The cabin is a metaphor for comfort — a feeling humans are always trying to maintain. No wonder we're obsessed with it.

Cabin in Bracebridge, ON. Photo: Sam Barkwell

Whether it's the warm glow from a fire or just the transformative feeling of an escape, no other man-made structure creates such a visceral connection to a sense of place and what it does for the soul. Their popularity is obvious with abounding "cabin porn" hashtags on social media and the phenomena of cabin mania on hospitality sites like Airbnb. But where did the cultural obsession start?

Abbot Pass Hut, Rocky Mountains, AB. Photo: Joanne Chui

Last summer, The Vancouver Art Gallery brought the outdoors inside with their Cabin Fever exhibition and took a look at why we are so drawn to the temporary allure of homesteading. The truth is, it's been this way since the first trees were slotted together; in fact, the picture of a log cabin is as much a part of the North American landscape as golden sunsets and open plains. From alpine huts, to modest retreats, writer's cabins and quaint cottages, the exhibition and hardbound book traces the typology in the aesthetics of ruggedness first notably romanticized in writings by Thoreau in the 1800s.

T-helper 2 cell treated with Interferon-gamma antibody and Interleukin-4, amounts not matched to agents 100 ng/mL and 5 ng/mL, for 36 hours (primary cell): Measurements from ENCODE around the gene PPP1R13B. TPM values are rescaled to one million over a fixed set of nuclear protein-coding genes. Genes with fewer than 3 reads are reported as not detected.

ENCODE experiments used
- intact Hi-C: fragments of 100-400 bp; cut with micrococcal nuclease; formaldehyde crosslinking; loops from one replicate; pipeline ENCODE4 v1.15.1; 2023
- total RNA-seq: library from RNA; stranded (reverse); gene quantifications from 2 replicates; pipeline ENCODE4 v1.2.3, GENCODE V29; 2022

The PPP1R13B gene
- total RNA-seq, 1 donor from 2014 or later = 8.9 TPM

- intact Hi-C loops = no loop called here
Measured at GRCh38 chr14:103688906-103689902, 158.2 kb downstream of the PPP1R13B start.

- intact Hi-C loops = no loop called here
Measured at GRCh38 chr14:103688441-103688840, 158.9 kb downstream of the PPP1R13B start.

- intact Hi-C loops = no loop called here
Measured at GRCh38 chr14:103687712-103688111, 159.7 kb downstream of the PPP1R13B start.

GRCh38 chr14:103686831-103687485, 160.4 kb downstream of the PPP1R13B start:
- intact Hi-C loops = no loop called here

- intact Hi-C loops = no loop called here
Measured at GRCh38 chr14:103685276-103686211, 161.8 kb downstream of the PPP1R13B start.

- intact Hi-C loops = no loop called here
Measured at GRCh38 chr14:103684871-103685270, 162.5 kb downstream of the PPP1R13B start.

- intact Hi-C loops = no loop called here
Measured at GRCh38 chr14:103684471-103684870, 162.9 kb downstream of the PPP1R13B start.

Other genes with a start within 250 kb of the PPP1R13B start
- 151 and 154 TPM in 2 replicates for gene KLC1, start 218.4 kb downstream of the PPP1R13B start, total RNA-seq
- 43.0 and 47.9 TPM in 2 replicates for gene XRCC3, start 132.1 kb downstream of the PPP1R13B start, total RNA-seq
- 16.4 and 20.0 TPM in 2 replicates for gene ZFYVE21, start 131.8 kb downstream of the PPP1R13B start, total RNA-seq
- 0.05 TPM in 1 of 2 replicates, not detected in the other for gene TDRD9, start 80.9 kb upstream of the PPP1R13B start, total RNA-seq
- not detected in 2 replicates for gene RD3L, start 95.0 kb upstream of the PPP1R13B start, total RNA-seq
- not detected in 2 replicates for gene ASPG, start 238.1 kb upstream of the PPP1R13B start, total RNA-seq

The Cabin Fever cover.

Like Thoreau and the many authors following him touched upon, the cabin pulls at the heartstrings of our most primal instincts and checks off at least four of the five Maslowvian human needs. Even writer Michael Pollan calls the cabin “the architecture of daydreams” hinting at the creative incubation encouraged by the clarity provided through isolation. After all, being alone with your thoughts go hand-in-hand with going off grid.

Cliff House, Tomlee Head, NS. Photo: Greg Richardson

In Cabin Fever, the ethos of escape takes the form of A-frames, ice fishing huts, geodesic domes, modernist tiny homes, flat pack vacation cabins and even the novel fire lookout tower. Tracing the history of twenty humble architectural forms, the book dives deeper into the timeline of the pioneering woodsman to the enduring mission to modernize even the most basic structure.

Together with the musings of the aforementioned authors along with beat poet, Jack Kerouac, American writer, Edward Abbey, architect, Rudolph Schindler and a host of other eccentrics dedicated to a life outside, the photos in the book provide a comprehensive look at our relationship with these dwellings. Cabin Fever deserves a place on everyone’s coffee table if only to serve as a reminder of what it feels like to chop some wood and warm yourself by the fire in deep communion with nature.

You can learn more, and purchase Cabin Fever here.

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